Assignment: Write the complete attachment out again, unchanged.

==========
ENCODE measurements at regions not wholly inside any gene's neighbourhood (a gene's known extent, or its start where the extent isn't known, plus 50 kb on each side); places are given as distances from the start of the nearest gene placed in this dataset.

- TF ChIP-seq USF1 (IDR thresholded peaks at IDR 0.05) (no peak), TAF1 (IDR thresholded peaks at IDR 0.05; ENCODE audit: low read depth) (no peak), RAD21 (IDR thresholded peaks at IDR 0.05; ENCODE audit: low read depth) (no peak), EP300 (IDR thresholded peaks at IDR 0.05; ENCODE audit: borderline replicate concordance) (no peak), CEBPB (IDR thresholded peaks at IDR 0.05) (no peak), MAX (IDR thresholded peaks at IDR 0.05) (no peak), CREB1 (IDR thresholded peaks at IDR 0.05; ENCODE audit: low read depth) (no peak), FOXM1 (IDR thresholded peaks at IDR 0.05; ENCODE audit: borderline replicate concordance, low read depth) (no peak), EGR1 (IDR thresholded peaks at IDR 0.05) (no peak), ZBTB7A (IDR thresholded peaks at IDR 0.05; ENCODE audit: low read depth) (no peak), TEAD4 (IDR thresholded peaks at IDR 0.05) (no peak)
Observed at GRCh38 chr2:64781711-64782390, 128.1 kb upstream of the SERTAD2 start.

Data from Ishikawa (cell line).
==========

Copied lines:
ENCODE measurements at regions not wholly inside any gene's neighbourhood (a gene's known extent, or its start where the extent isn't known, plus 50 kb on each side); places are given as distances from the start of the nearest gene placed in this dataset.

- TF ChIP-seq USF1 (IDR thresholded peaks at IDR 0.05) (no peak), TAF1 (IDR thresholded peaks at IDR 0.05; ENCODE audit: low read depth) (no peak), RAD21 (IDR thresholded peaks at IDR 0.05; ENCODE audit: low read depth) (no peak), EP300 (IDR thresholded peaks at IDR 0.05; ENCODE audit: borderline replicate concordance) (no peak), CEBPB (IDR thresholded peaks at IDR 0.05) (no peak), MAX (IDR thresholded peaks at IDR 0.05) (no peak), CREB1 (IDR thresholded peaks at IDR 0.05; ENCODE audit: low read depth) (no peak), FOXM1 (IDR thresholded peaks at IDR 0.05; ENCODE audit: borderline replicate concordance, low read depth) (no peak), EGR1 (IDR thresholded peaks at IDR 0.05) (no peak), ZBTB7A (IDR thresholded peaks at IDR 0.05; ENCODE audit: low read depth) (no peak), TEAD4 (IDR thresholded peaks at IDR 0.05) (no peak)
Observed at GRCh38 chr2:64781711-64782390, 128.1 kb upstream of the SERTAD2 start.

Data from Ishikawa (cell line).